School board recall organizers exceed signature-collection goal

-A A +A
By Gabrielle Porter

The group trying to recall Jeffco’s three conservative school board members has collected the signatures it needs to move forward with a recall election, a spokeswoman said.

Jeffco United for Action over the weekend stopped gathering signatures to recall John Newkirk, Ken Witt and Julie Williams, according to spokeswoman Lynea Hansen. The group announced Tuesday afternoon that it had collected more than 110,000 signatures.

The group needs 15,000 valid signatures for each board member it wants to unseat for a recall election to move forward.

“People are very, very excited,” Hansen said. “I think many people thought we would do it, but I don’t think many people thought we would do it this quickly and with this many.”

The signatures next will go to Jefferson County Clerk Faye Griffin to be verified line by line. Recall organizers began collecting signatures July 8, and it took less than three weeks to amass the 110,000 signatures.

Petition language for the recall criticizes the board majority for wasteful spending, a lack of transparency in decision-making, and a lack of respect toward students and teachers. Among other issues, the petition specifically cites:

• The board’s hiring of Superintendent Dan McMinimee at a higher salary than his predecessor. McMinimee has been criticized by board opponents for his previous work at the Douglas County School District, which has seen a conservative board make sweeping reforms in recent years.

• Allegations that the board has made decisions behind closed doors in violation of Colorado sunshine laws, although no specific incidents are mentioned on the petition.

• The board majority’s controversial proposed committee to review Advanced Placement U.S. History, which prompted student protests and teacher sick-outs last fall before the board abandoned the idea.

More than 1,200 volunteers helped collect signatures, Hansen said.

All three board members have said they will not resign.

So far, the only organized opposition to the recall has come from the national organization Americans for Prosperity, an advocacy group funded by well-known conservative brothers and billionaires Charles and David Koch.

Michael Fields, the group’s Colorado director, said AFP activists are continually involved in door-to-door canvassing and have been talking about issues at Jeffco Public Schools for more than a month.

“We are using this opportunity to help educate people about the positive reforms that have been implemented, including equalized funding for all public schools, increased choice in education, a strong pay-for-performance system, a fiscally responsible budget — while giving teachers raises,” Fields wrote in an e-mail. “These reforms benefit students, and we will work to keep them in place regardless of who is on the board now or 10 years from now.”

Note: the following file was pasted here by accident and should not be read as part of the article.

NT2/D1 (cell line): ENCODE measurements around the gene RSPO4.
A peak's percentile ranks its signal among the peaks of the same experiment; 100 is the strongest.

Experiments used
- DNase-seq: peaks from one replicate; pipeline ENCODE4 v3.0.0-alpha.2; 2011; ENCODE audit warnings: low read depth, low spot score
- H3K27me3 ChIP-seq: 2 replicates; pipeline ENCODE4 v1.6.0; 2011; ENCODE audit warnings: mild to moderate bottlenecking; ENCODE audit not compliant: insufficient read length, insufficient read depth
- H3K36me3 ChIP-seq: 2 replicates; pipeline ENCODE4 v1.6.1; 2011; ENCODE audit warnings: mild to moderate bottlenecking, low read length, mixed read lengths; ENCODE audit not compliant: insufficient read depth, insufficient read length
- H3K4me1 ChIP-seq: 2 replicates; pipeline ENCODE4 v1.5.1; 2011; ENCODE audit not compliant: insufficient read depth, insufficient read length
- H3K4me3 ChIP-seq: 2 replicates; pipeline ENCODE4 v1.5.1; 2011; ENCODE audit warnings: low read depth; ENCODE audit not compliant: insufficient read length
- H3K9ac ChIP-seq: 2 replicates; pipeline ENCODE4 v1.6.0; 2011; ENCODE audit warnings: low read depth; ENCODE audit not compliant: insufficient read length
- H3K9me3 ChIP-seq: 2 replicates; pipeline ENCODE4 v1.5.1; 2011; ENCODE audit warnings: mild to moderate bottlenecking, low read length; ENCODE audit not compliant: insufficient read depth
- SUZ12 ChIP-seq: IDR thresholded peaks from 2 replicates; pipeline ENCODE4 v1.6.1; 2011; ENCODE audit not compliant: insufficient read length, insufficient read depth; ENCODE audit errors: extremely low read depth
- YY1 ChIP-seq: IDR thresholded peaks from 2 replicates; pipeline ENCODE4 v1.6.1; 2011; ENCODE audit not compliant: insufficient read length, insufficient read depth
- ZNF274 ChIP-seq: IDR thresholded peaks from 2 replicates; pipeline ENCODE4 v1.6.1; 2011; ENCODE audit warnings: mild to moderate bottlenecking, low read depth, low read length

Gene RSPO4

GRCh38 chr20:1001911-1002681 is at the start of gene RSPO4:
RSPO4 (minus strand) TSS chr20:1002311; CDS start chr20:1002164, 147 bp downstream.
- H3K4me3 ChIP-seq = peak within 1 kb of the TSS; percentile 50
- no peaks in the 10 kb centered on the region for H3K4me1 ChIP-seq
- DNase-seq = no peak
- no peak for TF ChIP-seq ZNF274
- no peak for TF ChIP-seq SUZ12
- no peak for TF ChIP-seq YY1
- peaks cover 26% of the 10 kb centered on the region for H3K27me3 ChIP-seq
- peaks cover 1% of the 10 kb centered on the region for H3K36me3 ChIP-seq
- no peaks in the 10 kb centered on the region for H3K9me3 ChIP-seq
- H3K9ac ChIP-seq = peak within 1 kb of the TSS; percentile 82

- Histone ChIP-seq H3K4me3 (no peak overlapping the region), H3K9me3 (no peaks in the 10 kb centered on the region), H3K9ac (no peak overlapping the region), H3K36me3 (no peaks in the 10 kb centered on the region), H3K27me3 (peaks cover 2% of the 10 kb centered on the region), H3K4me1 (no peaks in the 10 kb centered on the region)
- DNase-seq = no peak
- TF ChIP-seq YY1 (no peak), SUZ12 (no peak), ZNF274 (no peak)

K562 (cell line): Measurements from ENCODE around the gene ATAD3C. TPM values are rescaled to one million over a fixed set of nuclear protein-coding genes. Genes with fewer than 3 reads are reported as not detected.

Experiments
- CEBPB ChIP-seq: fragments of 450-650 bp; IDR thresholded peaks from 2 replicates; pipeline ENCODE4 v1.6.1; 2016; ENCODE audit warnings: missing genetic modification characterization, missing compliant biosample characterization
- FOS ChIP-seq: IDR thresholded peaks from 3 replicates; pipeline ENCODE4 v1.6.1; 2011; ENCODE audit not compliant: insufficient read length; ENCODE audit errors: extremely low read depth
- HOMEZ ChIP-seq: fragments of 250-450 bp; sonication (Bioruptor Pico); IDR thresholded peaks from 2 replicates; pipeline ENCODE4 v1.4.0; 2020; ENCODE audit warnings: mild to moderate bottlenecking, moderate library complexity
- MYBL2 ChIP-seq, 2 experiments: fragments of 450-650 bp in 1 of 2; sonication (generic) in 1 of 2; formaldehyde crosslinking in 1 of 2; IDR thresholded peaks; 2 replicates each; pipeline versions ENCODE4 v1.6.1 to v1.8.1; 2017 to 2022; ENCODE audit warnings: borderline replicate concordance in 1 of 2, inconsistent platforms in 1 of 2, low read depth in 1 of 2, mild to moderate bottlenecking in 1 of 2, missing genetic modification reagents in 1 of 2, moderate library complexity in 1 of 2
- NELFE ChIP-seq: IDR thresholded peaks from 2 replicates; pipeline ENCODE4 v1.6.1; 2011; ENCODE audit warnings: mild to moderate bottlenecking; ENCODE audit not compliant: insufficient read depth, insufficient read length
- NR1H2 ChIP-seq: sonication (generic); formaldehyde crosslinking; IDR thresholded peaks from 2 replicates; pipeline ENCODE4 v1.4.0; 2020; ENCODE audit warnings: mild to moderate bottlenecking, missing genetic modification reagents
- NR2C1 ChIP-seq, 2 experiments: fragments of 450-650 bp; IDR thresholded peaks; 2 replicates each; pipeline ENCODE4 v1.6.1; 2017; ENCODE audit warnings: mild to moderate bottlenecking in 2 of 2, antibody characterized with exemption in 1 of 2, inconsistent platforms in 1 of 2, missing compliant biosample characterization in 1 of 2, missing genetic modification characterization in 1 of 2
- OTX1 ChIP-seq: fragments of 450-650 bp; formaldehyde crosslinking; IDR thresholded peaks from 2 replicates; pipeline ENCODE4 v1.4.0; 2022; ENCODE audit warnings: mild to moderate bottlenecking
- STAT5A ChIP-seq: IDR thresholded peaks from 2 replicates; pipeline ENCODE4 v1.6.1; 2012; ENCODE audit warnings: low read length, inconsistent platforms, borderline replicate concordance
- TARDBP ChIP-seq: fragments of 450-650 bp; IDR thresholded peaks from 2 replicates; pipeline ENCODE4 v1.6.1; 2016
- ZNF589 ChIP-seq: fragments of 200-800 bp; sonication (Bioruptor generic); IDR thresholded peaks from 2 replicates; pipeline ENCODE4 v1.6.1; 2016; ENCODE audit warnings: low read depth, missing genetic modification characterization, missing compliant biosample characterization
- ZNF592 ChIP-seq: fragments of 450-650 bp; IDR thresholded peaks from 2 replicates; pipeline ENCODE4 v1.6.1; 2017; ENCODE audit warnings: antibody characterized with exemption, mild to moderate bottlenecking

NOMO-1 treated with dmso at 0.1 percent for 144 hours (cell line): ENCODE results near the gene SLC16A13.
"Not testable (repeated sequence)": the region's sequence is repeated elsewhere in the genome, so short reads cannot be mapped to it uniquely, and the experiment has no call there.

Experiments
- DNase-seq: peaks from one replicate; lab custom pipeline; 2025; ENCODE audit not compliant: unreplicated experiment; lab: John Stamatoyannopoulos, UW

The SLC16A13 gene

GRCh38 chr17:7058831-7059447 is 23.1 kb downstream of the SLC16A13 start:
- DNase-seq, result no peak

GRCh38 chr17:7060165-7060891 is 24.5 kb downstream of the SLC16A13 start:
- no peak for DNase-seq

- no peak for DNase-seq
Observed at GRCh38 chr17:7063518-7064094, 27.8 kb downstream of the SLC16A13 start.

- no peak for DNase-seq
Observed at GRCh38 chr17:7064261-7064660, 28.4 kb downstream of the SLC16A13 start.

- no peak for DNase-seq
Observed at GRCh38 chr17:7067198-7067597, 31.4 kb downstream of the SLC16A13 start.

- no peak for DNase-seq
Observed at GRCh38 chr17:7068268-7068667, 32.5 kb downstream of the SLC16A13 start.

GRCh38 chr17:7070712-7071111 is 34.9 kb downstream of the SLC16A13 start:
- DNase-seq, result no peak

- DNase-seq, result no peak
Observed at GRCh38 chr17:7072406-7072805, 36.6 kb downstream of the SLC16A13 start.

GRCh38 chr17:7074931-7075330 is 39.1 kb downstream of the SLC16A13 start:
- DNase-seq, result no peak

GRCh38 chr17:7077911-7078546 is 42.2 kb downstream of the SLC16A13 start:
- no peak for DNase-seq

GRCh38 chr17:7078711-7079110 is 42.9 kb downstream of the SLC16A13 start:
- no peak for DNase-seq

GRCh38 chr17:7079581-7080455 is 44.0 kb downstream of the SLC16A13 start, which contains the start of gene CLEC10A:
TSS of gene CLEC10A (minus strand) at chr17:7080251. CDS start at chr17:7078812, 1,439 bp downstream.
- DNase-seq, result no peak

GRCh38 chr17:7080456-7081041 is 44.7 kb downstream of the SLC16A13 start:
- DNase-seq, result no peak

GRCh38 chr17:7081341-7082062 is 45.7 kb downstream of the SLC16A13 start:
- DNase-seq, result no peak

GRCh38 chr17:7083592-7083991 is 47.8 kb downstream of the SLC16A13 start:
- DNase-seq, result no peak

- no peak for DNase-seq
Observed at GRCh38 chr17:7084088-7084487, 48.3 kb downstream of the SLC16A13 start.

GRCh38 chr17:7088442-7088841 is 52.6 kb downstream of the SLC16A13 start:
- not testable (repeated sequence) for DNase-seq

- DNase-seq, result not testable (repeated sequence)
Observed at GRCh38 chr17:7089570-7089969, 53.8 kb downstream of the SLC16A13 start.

The local group Jeffco Students First has also voiced opposition to the recall but has so far not planned any public events.

The recall process

Jeffco United for Action is attempting to place the recall question on this November’s ballot. Next steps in the recall process are:

• The county clerk and recorder’s office verifies the signatures within 15 business days.

• There is a 10-day period during which the petition can be challenged.

• The district schedules a recall election between 30 and 60 days after signatures are verified and the 10-day waiting period ends, unless it is 90 days or less before the November election, in which case the question goes on the general ballot.

If the signatures are approved and the board majority members resign voluntarily within a few days of the approval, a recall election could be avoided.

If the signatures are not approved quickly enough, Jefferson County might have to schedule a special election, which could cost taxpayers upward of $500,000.

Hansen said Jeffco United for Action volunteers will still be talking to voters.

“We’ve stopped gathering signatures, but we won’t stop campaigning,” she said. “Assuming that the same 30,000 signed all three petitions, we still are looking for a lot more voters … to be successful.”